Type 1 diabetic patients with age of onset between 6 months and 2 years were matched one-to-one with those of PNDM (15 patients with recorded HbA1c). T1DM patients hospitalized during the same period as PNDM group with positive autoimmune antibody (ICA, GAD, or IAA) and comparable age, sex, duration of illness, and time of sample/data collection were selected as the control group. The HbA1c between the two groups was compared. The HbA1c of the PNDM group was tested at least 6 months after glyburide treatment.

2.4. Statistical Analysis

Statistical analysis was performed using chi-square test and Student’s -test using SPSS 19.0 (SPSS Inc., Chicago, IL, USA) software. Continuous data were analyzed using Student’s -test, and categorical data was analyzed using chi-square test.

3. Results

3.1. Baseline Characteristics of Patients

Table 1 shows the baseline characteristics of 25 NDM patients. Based on follow-up, 18 cases were typed as PNDM (72.0%) and 7 cases as TNDM (28.0%). No statistical differences were found between the two types with age of onset, birth weight, and DK/DKA prevalence () (see Table 1). The clinical features of PNDM and TNDM are summarized in Table 2. All patients were treated with insulin initially. All patients were born to nonconsanguineous parents.


NDMPNDMTNDM

Cases25187

Male (female)14 (11)11 (7)3 (4)#

Birth weight
(kg, mean ± SD)
2.6 ± 0.52.7 ± 0.52.4 ± 0.6#

Age at diagnosis
(Days, mean ± SD)
74.4 ± 41.481.3 ± 42.756.7 ± 34.6#

DK/DKA (%)68.0%77.8%42.9%#

Symptoms
(cases)
Infection (6)
Decreased responsiveness (5)
Polydipsia, polyuria (2)
Urine sticky (4)
Seizures (2)
Infection (4)
Polydipsia, polyuria (1)
Seizures (2)

Physical development on follow-up (cases)Physical and mental retardation (4), others are normalIntellectual and physical development is normal

Genetic testing (cases)KCNJ11 (5) 
ABCC8 (1)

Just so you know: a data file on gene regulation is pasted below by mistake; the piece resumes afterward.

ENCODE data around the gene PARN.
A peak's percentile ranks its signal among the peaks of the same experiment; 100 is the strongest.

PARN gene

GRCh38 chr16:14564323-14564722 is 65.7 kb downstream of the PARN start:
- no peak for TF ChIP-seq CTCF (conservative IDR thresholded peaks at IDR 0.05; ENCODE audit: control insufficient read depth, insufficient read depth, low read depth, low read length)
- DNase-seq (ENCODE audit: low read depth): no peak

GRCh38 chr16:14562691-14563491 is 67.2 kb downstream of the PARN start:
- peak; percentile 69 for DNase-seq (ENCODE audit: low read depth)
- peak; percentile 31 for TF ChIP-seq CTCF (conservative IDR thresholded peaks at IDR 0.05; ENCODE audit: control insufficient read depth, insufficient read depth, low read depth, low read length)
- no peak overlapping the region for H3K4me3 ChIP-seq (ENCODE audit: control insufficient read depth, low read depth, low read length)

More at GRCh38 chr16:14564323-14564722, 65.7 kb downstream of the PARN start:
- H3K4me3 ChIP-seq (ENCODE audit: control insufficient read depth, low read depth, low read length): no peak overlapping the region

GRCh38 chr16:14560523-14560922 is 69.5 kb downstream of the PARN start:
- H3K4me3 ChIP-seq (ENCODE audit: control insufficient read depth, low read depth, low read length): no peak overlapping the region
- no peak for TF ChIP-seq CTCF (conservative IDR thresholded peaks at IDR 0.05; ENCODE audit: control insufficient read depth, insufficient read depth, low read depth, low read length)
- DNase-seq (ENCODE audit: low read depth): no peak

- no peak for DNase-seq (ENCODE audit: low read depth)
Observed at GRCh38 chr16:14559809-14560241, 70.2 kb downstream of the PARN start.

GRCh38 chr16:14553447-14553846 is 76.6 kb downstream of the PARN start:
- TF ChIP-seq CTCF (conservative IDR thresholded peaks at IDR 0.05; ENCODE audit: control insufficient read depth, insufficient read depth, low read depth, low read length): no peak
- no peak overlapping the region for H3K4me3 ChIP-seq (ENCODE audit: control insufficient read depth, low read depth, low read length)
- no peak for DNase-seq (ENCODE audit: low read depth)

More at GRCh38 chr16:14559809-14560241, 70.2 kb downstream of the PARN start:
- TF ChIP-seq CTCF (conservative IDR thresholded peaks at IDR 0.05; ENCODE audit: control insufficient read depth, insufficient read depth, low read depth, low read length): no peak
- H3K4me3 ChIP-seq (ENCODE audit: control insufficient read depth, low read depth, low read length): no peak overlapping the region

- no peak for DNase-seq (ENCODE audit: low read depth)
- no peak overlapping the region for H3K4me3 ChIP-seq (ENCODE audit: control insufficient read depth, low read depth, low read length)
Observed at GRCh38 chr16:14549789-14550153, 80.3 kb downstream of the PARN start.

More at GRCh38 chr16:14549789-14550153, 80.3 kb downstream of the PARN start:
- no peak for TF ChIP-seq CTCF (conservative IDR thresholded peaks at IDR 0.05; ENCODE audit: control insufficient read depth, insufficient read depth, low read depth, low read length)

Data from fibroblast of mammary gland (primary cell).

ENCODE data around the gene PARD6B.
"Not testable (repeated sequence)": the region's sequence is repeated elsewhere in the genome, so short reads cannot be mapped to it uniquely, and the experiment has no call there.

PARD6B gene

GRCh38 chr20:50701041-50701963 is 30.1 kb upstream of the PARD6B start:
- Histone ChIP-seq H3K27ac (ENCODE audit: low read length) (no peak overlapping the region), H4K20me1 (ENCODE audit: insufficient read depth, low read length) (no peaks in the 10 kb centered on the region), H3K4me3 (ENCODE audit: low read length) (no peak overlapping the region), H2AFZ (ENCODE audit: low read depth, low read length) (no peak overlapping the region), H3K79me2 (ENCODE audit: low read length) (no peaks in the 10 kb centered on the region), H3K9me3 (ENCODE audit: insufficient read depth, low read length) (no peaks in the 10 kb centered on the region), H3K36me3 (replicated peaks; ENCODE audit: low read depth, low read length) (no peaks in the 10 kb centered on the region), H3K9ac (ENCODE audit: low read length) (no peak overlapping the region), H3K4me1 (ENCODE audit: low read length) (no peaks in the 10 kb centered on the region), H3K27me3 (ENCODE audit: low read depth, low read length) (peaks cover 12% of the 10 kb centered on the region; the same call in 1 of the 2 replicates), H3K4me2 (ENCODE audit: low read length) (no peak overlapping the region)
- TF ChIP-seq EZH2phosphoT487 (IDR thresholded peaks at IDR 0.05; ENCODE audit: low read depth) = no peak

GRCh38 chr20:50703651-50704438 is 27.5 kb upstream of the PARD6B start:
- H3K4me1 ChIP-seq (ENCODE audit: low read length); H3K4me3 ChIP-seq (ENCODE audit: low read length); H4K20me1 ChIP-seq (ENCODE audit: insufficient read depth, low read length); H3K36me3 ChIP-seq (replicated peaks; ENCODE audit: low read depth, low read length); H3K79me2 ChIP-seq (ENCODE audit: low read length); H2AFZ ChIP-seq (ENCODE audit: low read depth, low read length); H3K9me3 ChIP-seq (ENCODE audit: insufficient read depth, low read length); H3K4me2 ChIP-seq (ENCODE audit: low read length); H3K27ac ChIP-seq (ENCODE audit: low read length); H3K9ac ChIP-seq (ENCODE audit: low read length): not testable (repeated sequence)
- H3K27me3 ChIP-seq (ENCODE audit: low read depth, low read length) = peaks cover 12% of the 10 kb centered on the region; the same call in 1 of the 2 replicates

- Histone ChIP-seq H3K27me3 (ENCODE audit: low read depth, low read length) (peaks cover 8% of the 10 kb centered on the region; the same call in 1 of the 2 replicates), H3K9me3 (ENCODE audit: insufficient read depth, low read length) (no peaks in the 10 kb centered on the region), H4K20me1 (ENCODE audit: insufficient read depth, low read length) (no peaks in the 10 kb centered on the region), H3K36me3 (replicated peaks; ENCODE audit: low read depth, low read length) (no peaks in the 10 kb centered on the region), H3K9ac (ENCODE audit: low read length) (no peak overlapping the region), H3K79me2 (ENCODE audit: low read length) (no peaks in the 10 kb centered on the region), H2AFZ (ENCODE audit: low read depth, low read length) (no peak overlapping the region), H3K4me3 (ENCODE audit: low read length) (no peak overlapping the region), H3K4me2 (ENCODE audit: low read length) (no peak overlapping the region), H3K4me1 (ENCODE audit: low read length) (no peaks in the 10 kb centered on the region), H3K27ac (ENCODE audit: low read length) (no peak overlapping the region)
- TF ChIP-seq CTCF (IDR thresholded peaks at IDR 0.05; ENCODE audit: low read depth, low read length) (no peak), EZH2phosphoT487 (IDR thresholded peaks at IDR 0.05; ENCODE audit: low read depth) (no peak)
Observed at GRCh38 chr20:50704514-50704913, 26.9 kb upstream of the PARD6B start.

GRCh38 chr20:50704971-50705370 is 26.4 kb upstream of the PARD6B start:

INS (1) 
EIF2AK3 (3) 
SLC19A2 (1) 
GLIS3 (1)
ABCC8 (2)
Paternal uniparental disomy of 6q24 (1)

Therapy (cases)Glyburide (3)
Insulin (15)
Remission in 2 weeks to 1 year after insulin therapy (6)

Average HbA1c at the last follow-up (cases had recorded results)7.2% (15)5.5% (5)

#No significant differences compared with PNDM ().

SubtypeNumberGenderTerm or pretermHbA1c at diagnosis (%)Age at last visit (yr)HbA1c (%) at last visitHeight (cm) (percentile)Weight (kg) (percentile)Mutant geneInherited fromDe novo mutationSpecific clinical featuresMutationZygosity Insulin/glyburide therapy (age at transfer)
FatherMother

1MTerm13.74.16.1%107.0
(P75)
17.0
(P50)
KCNJ11p.R201HCongenital cataractc.602G>A; p.R201HHETInsulin/interruption because of side effects (1 yr)
2FTerm4.02.06.0%88.0
(P50–75)
12.5
(P50–75)
KCNJ11p.R201Hc.602G>A; p.R201HHETGlyburide response
(0.7 mg/kg/d) 
(3 months)
3MTerm9.61.56.5%81.0
(P25)
11.0
(P10–P25)
KCNJ11p.G53Sc.157C>T; p.G53SHETGlyburide response
(0.4 mg/kg/d)
(7 months)
4MTerm8.12.57.5%85.0
(P3)
11.0
(P3)
KCNJ11p.V59MiDENDc.175G>A; p.V59MHETGlyburide response
(4 months)
5MTermKCNJ11p.E229Kc.685G>A; p.E229KHETInsulin/no transition
because of lost to follow-up
6FTerm9.65.18.0%105.0
(P10)
15.0
(P3–10)
ABCC8p.R825Wc.2473C>T; p.R825WHETInsulin/no response
(4 months)
7FTerm9.81.57.0%83.0
(P50–75)
11.5
(P25–50)
INSc.293C>A; p.S98IHETInsulin
8FTerm14.21.5GLIS3No sampleNo sampleDied of liver and kidney failure at 1.5 years of agec.2570T>A; p.F857YHETInsulin
9MTerm10.45.07.9%110.0
(P25–P50)
17.5
(P10–P25)
SLC19A2No sampleNo sampleModerate normocytic anemiac.1213A>G; p.T405AHETInsulin
10MTerm9.513.97.0% 140.0
(<P3)
30.0
(<P3)
EIF2AK3p.C532STOPWRSc.1798A>T; p.C532STOPHETInsulin
11FTerm11.21.57.5%74.3
(<P3)
8.0
(<P3)
EIF2AK3p.leu182leufsX19p.Arg588TerWRSc.1762C>T, p.Arg588Ter;
c.544delC, p.leu182leufsX19
HETInsulin
12FTerm9.84.57.5%106.0
(P50)
15.0
(P10)
Insulin (0.8 IU/kg/d)
13MTerm15.82.07.9%89.5
(P50–P75)
13.0
(P50)
Insulin (based on glucose, injection once every other day)
14MTerm4.380.662.0
(<P3)
4.0
(<P3)
Died of DKA at 7 months of age
Intellectual and physical retardation
Insulin
15MTerm5.26.08.2%115.0
(P25)
18.5
(P10–P25)
Insulin
16MTerm5.07.4%113.0
(P75)
20
(P50–75)
Insulin
17MTerm5.93.07.3%98.0
(P50–75)
17.0